The taxi driver picked us up at 5:30 AM. We arrived at the station at 5:40 for our 6 AM departure. Our driver parked the car directly in front of the tour bus. There must have been a 50 or more people milling around that bus; some selling breakfast snacks, trinkets and water. Others, I have no idea, why there were there. But it seems everyone was yelling something. The bus driver was revving the engine and honking his musical horn. He was actually slowly creeping the bus forward. As we opened the taxi doors they started shouting “where to, where to!” The taxi driver opened the trunk to get our bags, several people shoved their hands into the trunk to get the bags and kept shouting, “where to where to”. I said, “Mongo”, and the bags almost disappeared. I had to do some tugging to get my small hand carry I wanted on board and then the bags disappear to the side of the bus. The taxi driver pointed me in the direction of a small table with a man writing in a journal; it was the check in point. He grabbed our tickets, scribbled our seat numbers on them, shoved them back and said hurry, go! The bus was creeping forward honking his horn, vendors were clogging the bus door entry trying for that last sale. I was waving my tickets towards the driver, trying to let him know we are trying to get on board. The bus still creeping forward, horn honking. Judy was behind me, somewhere, I could just barely glimpse her through the throng. She was being propelled by the throng towards the bus door. Then boom, we were there, looking for our seats and trying to find a place for my hand carry. 5:45 AM and it was now moving, not creeping forward. It followed our taxi man as he backed out and we were on our way; 15 minutes early.
Because of your prayers, it was a great trip. We are so thankful for YOU our team. You are impacting lives for Jesus, because of what you are doing. (Praying, giving and advocating for us) Please keep it up! The service Judy and I did allowed our fellow front line colleagues there in the Guera to keep focused on the “main thing”, working with their language teams, to get God’s Words into three different languages. But remember, these are never just languages, these are people who need to know Jesus in the pure and simple way you and I know Him. We know Him, because of the Bible in our language and the Holy Spirit working in our lives. These remote people groups in the middle of Chad are getting an incredible gift of hearing God speak their language and starting to really understand it. Judy and I have the wonderful privilege of being on the front lines and seeing the results first hand. On Sunday we attended a church that was in three languages, French, Chadian Arabic (2014 dedication) and Kenga (2012 dedication). The singing, the worship, the prayers and the power of the Holy Spirit was energizing. We thank you and they thank you, for your part in making this happen.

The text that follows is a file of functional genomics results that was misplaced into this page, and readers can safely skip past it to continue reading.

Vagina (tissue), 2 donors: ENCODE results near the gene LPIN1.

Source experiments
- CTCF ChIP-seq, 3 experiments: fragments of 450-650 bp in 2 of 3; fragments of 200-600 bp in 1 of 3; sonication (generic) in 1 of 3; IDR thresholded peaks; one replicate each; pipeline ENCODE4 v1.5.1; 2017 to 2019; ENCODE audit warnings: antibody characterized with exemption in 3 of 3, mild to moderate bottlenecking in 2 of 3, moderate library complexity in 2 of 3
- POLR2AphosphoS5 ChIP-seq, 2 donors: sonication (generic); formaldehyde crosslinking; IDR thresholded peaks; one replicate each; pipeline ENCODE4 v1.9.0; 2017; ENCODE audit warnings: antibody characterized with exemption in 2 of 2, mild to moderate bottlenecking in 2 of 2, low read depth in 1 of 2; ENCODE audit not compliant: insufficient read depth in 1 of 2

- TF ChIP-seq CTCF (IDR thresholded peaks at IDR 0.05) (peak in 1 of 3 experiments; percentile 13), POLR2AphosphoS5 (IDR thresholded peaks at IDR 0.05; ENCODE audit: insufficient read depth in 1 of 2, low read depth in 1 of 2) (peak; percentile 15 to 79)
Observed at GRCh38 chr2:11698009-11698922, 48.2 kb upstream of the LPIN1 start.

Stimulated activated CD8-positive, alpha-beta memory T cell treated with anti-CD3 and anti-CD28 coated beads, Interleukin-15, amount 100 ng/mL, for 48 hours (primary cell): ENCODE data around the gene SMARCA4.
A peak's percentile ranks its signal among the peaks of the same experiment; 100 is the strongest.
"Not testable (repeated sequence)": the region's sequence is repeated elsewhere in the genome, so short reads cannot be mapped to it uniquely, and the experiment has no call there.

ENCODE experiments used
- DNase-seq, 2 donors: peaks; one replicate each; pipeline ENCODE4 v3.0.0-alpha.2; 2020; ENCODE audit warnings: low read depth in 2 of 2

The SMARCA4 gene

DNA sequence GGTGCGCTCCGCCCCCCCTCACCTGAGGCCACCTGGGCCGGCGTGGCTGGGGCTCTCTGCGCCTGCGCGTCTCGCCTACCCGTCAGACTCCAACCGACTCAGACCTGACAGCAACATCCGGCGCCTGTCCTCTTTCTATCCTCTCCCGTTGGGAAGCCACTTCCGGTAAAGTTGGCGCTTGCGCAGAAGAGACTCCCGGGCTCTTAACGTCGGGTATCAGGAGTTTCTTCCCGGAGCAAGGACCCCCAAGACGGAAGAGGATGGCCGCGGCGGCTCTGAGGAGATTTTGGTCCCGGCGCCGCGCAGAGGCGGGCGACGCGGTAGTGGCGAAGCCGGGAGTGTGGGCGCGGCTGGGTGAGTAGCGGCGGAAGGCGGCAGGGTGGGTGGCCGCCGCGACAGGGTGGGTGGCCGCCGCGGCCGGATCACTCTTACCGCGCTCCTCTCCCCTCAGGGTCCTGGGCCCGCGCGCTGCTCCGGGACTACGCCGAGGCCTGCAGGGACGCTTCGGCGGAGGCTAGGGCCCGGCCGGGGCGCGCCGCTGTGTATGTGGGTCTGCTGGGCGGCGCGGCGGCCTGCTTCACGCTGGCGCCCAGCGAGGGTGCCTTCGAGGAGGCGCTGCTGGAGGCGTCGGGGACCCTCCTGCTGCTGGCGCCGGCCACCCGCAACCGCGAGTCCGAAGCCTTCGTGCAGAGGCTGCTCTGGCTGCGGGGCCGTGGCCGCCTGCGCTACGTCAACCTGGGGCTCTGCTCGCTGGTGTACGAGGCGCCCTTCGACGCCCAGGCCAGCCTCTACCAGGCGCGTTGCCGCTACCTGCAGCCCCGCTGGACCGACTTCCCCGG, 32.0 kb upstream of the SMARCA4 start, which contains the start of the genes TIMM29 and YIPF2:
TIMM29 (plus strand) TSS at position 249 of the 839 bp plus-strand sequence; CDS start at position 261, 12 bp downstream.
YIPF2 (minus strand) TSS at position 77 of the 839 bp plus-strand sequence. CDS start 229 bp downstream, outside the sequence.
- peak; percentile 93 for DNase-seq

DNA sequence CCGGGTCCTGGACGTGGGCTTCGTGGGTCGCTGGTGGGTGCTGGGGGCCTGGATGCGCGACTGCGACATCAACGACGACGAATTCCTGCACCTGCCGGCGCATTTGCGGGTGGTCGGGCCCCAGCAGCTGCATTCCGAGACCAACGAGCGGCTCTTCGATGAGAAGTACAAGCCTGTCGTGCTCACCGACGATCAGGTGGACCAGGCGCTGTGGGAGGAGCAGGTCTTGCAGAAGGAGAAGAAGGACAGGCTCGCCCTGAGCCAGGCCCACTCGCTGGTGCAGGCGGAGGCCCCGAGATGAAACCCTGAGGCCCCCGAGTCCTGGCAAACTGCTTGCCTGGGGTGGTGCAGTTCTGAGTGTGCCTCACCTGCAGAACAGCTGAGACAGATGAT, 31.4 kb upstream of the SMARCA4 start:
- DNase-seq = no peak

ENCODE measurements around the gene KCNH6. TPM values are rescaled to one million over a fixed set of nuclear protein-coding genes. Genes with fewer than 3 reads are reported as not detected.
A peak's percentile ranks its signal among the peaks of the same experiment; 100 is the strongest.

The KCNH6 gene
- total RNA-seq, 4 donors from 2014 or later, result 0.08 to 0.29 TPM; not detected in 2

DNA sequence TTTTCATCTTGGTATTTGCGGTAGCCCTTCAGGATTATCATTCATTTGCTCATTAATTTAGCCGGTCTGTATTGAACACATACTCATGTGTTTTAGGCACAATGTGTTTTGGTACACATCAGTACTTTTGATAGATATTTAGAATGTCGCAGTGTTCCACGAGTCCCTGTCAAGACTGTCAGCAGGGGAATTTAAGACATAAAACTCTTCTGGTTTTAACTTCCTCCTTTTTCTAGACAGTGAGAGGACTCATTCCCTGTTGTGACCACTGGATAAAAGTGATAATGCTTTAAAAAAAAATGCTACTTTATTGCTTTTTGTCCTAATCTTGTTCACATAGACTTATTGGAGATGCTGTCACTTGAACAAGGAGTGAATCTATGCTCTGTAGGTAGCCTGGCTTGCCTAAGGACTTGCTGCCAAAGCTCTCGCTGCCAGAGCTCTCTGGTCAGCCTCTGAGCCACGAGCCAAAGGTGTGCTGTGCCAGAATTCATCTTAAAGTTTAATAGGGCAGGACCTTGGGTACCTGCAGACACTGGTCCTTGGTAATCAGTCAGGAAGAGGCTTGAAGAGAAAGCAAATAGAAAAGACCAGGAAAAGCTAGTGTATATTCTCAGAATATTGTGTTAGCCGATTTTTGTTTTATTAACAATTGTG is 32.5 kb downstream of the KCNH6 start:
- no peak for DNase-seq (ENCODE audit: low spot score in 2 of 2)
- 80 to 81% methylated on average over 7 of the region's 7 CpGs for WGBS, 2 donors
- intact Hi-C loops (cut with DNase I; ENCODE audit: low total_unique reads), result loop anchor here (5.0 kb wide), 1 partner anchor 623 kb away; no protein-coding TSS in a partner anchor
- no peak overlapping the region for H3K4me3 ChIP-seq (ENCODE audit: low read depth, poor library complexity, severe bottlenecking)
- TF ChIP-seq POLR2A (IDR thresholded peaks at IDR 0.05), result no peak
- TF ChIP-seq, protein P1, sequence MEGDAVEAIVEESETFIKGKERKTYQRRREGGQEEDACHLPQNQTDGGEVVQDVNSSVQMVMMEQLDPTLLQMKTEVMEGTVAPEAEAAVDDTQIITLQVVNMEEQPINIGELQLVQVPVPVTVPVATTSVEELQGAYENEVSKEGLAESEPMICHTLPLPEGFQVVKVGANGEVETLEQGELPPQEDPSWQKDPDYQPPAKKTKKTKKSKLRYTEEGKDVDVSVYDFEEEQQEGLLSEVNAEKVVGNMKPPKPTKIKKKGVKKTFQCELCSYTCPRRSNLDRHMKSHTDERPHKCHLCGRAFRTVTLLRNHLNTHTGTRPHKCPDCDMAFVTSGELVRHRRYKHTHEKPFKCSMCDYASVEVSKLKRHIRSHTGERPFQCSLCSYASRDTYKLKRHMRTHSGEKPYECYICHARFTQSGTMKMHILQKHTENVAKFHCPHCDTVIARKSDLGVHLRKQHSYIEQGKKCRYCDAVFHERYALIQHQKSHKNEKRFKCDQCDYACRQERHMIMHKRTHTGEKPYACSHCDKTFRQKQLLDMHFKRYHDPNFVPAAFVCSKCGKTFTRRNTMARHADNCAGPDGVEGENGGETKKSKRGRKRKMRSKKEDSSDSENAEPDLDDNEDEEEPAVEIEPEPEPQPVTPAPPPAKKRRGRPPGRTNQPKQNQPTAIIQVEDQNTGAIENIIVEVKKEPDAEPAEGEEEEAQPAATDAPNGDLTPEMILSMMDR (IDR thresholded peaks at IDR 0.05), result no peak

Back to the bus… It was a tour bus! These are brand new here in Chad and used for general long distant travel. Assigned seats, one person to a seat, very comfortable overall and very nice. We were the only non Chadians on board and felt very comfortable. They have thick plush curtains inside covering the windows, very pretty, probably made it cooler inside, but very difficult to see the outdoor scenery or get a foggy idea of where one is. There was working air-conditioning and two drop down video screens playing Chadian or French African music videos. Mostly conservative, so as to not offend the Islamic culture. Then they played a video, “The Gods Must be Crazy 2”. It was in English, sub-titled in Arabic. If you haven’t seen it you need to. It’s roughly 25 – 30 years old, but the Chadians on the bus were laughing so hard it was enjoyable just watching them.
This trip to Mongo took us 6 hours. Twenty five years ago when I first drove a 4X4 on this same road it took about 18 hours. We did an over-night half way back then. It was slow and rough. Progress is being made in many areas.
Its been a month since the last rain, but its still humid with temperature highs 95 – 105F and lows in the mid to upper 80’s There is no air-conditioning at the Mongo center, just a small 12v fan in our bedroom. Judy has a spray bottle and we would spray ourselves in front of the fan to cool down. We took bucket showers from well water. It was an adventure!
The work Judy and I do is not rocket science, its just basic service through maintenance and assistance. If you could imagine your current workload and having to add to that, doing all of the maintenance and repair of the the buildings and equipment you work with, in addition to your job. How much of your actual job might you get done? That is what our translators are up against. Without people like Judy and I, they spend 1/2 of their time just surviving, trying to accomplish work they have no training or skill sets in. They really thank you for sending and keeping us here.
Millet in field